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Sepino

Sepino is located about 20 km south of Campobasso in the middle of the uncontaminated green valley of the Tammaro river surrounded by the Matese mountains.

Sepino is best known for the presence in its territory of the ruins of the ancient Roman city of Saepinum which are also linked to the events which gave rise to the present inhabited hills.

The little hamlet is also a repository of thousands of years of glory, which make it a perfect destination for the lovers of nature and history.

The name derives from the Latin "saepes" (hedge) and "Saepio" (to surround), from which comes "Saepinum".

Once surrounded by thick wall it still retains its original medieval structure with narrow streets, typical fountains, and some of the watchtowers towers located at the entrance gates to the main centre.

The earliest traces of human presence in the area date back to the Neolithic period. In the III century B.C. it became an important center of the Samnites, which was destroyed during the Third Samnite War.

After the fall of the Roman Empire, Saepinum became a Lombard center with the name of Altilia (from the German alt-teil meaning old part). But the position in the plain made it very vulnerable which explains the movement of the population in the 8th century to a nearby hill where they built the Castellum Saepini while another part returned to the Samnite area of Terravecchia and built "Castrum Vetus" (Castelvecchio).

In the area called Terravecchia there was a prehistoric settlement of the early shepherds of the Bronze Age, then there rose the powerful ancient Samnite town of Ocre Saepinatz, one of the last in Italy to surrender to the Romans in 293 BC.

Not known is the exact date when the Roman town was abandoned, but by analogy with other territories of Matese, it is conceivable that even in the case of Sepino all have originated with the Saracen invasions of the ninth century. The need for better defense resulted in the formation of fortified  towns on the hills surrounding the upper valley of the Tammaro, among which the most important is Sepino.

In the 11th century AD Sepino was under the Norman County of Bojano. After the 1456 earthquake also the inhabitants of Castelvecchio moved where today Sepino rises.

In the 15th century Sepino was a flourishing center, also thanks to bishop Antonius Attilius, then under the de Molisio barons it was also seat of a Tribunal under the Kingdom of the Two Sicilies, and among the ten most important centers in Molise. Then it was under other feudal lords: the Capua-Altavilla and the Carafa family. In 1805 a terrible earthquake destroyed most of the town and the castle.

The civil architecture, while denoting characters of rurality, presents examples of dignified homes especially those built or renovated after the earthquake of 1805, some of which are transformed into the stately buildings that now make up the crown stage at the town's main square.

The architecture style that most characterizes the historic center of Sepino, however, is that relating to the churches, demonstration of the great religiousness that has affected the community sepinese since 1098 as a result of an exceptional event that would give life to the customs and religious rites handed down to the present day.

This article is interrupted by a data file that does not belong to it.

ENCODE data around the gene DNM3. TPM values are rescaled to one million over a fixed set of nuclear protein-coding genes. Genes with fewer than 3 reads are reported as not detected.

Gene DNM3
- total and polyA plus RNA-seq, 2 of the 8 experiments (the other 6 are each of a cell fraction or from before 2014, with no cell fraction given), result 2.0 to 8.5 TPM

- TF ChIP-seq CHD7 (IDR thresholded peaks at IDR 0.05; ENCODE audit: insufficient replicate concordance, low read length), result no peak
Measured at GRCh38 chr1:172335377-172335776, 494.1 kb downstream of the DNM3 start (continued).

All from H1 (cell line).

The religious fervor that pervaded the Christian world in the eleventh century, culminating in the First Crusade to the Holy Land, had a big impact on the economy of the communities located along the main roads of communication that led to the ports and the sanctuaries of Puglia. Not excluded was Sepino where the relics of Santa Cristina were transported, attracting a large flow of pilgrims.

The name of the church where the sacred remains were collected was changed from San Salvatore to  Santa Cristina which, while retaining the  eighteenth century character has lost most of the decorations described because of the damage caused by the earthquake of 1805 and the inevitable subsequent renovations to it.

Among the buildings located in the historical center is worth mentioning  the Palazzo Attilio, so called because it was built in 500 by Antonio Attilio, Bishop of Termoli from 1518 to 1536 and a native of Sepino. The building, still in excellent condition, is placed above the main door of the old town and features elegant windows and pink stone portals with stylish frames decorated in relief. The building is one of the most interesting examples of Molise Renaissance.

Other sightseeing include. the Church of Santa Maria Assunta, the former Church of Santo Stefano, the Church of San Lorenzo with its Romanesque bell tower, the Convent of the Holy Trinity and the Church of the Purgatory.

The remains of the antique Saepinum, an inhabited area since the Augustan age. Still visible and recognizable are the traces of the Roman walls, the forum, the baths, the theater.

Thee Oasis of Guardiaregia and  the San Rocco Bridge


Molise region | Province of Campobasso | City of Campobasso | City of Isernia | Acquaviva Collacroce  | Agnone | Bojano | Capracotta | Castel San Vincenzo  | Jelsi | Oratino | San Giuliano del Sannio | San Martino Pensilis | Scapoli |  Sepino | Termoli | Venafro |


 

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